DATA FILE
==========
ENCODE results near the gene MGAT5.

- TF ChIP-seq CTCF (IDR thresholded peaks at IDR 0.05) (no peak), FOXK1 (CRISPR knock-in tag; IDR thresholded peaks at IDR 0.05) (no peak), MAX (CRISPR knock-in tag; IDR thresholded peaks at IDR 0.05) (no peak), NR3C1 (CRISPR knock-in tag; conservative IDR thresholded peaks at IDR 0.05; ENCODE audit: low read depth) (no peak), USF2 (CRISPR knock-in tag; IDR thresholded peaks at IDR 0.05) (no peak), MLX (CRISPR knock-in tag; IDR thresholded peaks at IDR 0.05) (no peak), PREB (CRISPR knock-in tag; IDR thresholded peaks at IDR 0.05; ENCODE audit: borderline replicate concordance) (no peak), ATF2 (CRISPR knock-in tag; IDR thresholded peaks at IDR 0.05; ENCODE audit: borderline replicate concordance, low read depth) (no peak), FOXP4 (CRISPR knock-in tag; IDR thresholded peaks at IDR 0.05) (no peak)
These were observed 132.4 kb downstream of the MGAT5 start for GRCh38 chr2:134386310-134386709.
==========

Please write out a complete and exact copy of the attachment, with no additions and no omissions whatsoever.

ENCODE results near the gene MGAT5.

- TF ChIP-seq CTCF (IDR thresholded peaks at IDR 0.05) (no peak), FOXK1 (CRISPR knock-in tag; IDR thresholded peaks at IDR 0.05) (no peak), MAX (CRISPR knock-in tag; IDR thresholded peaks at IDR 0.05) (no peak), NR3C1 (CRISPR knock-in tag; conservative IDR thresholded peaks at IDR 0.05; ENCODE audit: low read depth) (no peak), USF2 (CRISPR knock-in tag; IDR thresholded peaks at IDR 0.05) (no peak), MLX (CRISPR knock-in tag; IDR thresholded peaks at IDR 0.05) (no peak), PREB (CRISPR knock-in tag; IDR thresholded peaks at IDR 0.05; ENCODE audit: borderline replicate concordance) (no peak), ATF2 (CRISPR knock-in tag; IDR thresholded peaks at IDR 0.05; ENCODE audit: borderline replicate concordance, low read depth) (no peak), FOXP4 (CRISPR knock-in tag; IDR thresholded peaks at IDR 0.05) (no peak)
These were observed 132.4 kb downstream of the MGAT5 start for GRCh38 chr2:134386310-134386709.